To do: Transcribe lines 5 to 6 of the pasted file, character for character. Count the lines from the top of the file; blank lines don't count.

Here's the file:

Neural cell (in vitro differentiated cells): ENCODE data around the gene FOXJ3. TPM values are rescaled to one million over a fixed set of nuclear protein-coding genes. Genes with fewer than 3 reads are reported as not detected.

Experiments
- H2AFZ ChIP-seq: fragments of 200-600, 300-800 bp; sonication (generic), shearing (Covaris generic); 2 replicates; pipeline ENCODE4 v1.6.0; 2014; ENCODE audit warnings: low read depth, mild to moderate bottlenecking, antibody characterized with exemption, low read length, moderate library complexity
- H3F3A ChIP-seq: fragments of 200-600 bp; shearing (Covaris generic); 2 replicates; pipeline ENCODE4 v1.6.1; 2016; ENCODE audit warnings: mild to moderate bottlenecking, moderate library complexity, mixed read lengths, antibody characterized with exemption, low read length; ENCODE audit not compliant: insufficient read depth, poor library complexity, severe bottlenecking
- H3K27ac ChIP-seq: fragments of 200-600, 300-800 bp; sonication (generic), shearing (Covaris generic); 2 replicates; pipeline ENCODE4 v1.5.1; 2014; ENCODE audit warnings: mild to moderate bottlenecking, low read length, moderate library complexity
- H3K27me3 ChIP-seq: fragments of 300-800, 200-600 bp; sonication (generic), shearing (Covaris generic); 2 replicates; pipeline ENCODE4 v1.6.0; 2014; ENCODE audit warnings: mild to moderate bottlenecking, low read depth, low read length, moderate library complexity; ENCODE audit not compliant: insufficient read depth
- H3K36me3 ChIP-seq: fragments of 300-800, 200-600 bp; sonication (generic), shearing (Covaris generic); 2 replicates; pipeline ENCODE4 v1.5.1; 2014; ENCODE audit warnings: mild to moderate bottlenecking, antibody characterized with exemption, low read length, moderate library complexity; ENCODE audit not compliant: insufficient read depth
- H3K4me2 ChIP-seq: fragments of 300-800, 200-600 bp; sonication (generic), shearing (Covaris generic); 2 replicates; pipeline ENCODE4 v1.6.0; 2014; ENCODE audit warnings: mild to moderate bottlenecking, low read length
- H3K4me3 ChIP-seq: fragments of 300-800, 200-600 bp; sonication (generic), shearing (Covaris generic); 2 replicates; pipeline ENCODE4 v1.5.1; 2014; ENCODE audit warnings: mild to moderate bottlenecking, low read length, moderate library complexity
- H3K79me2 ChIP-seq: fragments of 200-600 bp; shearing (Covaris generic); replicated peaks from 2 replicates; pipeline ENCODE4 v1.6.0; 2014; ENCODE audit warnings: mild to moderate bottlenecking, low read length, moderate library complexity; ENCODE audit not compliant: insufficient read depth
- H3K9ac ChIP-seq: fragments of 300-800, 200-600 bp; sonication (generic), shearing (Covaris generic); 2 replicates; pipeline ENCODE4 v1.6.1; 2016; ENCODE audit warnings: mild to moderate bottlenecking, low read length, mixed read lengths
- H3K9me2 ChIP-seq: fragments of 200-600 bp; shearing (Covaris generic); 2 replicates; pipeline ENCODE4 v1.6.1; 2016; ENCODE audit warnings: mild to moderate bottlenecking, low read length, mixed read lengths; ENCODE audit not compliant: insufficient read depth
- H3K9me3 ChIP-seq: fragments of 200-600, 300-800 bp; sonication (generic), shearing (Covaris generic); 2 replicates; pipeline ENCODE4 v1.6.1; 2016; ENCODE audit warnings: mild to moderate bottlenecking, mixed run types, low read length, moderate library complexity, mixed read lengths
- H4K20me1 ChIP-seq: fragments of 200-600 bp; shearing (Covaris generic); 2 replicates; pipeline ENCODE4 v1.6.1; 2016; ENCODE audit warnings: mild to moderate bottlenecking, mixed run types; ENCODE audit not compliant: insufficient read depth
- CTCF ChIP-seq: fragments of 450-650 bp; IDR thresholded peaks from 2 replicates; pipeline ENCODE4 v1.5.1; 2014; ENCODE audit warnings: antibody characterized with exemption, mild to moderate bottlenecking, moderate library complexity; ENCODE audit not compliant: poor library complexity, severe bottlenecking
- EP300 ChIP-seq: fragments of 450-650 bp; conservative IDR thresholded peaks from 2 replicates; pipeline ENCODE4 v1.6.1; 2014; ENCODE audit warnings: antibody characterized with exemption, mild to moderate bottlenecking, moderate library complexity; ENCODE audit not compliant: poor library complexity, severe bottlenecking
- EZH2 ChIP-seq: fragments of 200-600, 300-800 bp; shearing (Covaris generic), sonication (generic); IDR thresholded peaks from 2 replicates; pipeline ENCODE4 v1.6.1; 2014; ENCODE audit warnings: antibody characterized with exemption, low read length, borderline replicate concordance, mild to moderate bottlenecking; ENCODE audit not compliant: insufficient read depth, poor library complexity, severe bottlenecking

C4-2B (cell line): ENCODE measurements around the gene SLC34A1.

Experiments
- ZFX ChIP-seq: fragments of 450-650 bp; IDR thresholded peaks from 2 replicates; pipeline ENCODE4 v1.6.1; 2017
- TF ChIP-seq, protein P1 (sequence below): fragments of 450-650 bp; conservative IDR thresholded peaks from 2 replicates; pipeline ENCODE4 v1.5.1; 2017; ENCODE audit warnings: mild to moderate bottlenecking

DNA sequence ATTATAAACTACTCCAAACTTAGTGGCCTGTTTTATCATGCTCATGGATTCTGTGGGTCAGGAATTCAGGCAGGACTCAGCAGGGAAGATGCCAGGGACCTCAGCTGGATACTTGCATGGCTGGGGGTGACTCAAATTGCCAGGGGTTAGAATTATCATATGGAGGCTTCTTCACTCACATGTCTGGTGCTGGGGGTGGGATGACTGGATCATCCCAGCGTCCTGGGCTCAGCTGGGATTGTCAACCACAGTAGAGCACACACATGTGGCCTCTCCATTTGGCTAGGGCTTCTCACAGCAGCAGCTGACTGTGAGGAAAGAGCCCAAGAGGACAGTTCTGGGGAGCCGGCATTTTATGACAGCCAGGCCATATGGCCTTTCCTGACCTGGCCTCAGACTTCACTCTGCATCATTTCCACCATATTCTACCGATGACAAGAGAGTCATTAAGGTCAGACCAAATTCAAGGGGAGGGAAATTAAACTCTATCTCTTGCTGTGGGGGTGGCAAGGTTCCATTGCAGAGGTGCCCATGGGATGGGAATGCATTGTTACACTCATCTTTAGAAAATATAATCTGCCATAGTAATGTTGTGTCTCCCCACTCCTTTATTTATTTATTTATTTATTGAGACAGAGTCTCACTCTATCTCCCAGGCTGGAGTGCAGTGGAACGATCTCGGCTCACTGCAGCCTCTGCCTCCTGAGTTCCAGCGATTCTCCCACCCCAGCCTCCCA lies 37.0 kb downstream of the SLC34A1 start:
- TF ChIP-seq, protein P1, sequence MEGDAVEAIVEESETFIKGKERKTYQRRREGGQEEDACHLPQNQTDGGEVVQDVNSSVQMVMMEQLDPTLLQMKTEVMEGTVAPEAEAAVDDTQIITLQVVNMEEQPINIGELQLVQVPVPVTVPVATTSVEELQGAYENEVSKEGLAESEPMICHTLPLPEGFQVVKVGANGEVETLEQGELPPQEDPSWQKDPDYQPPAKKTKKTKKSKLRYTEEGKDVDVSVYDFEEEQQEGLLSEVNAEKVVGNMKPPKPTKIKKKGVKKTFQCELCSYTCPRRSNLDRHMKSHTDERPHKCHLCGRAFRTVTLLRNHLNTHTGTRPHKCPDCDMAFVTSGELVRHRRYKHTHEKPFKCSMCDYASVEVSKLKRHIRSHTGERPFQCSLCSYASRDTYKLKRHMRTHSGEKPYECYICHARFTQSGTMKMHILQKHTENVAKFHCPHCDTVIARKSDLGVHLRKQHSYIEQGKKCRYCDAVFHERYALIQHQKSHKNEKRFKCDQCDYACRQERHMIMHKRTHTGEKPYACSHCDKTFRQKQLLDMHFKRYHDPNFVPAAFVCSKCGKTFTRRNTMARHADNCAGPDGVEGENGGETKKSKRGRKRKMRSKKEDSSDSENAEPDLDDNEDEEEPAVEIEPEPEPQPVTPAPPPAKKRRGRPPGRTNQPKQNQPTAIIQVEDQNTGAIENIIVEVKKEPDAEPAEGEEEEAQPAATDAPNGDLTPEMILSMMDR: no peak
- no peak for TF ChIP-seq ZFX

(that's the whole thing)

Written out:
- H3K27ac ChIP-seq: fragments of 200-600, 300-800 bp; sonication (generic), shearing (Covaris generic); 2 replicates; pipeline ENCODE4 v1.5.1; 2014; ENCODE audit warnings: mild to moderate bottlenecking, low read length, moderate library complexity
- H3K27me3 ChIP-seq: fragments of 300-800, 200-600 bp; sonication (generic), shearing (Covaris generic); 2 replicates; pipeline ENCODE4 v1.6.0; 2014; ENCODE audit warnings: mild to moderate bottlenecking, low read depth, low read length, moderate library complexity; ENCODE audit not compliant: insufficient read depth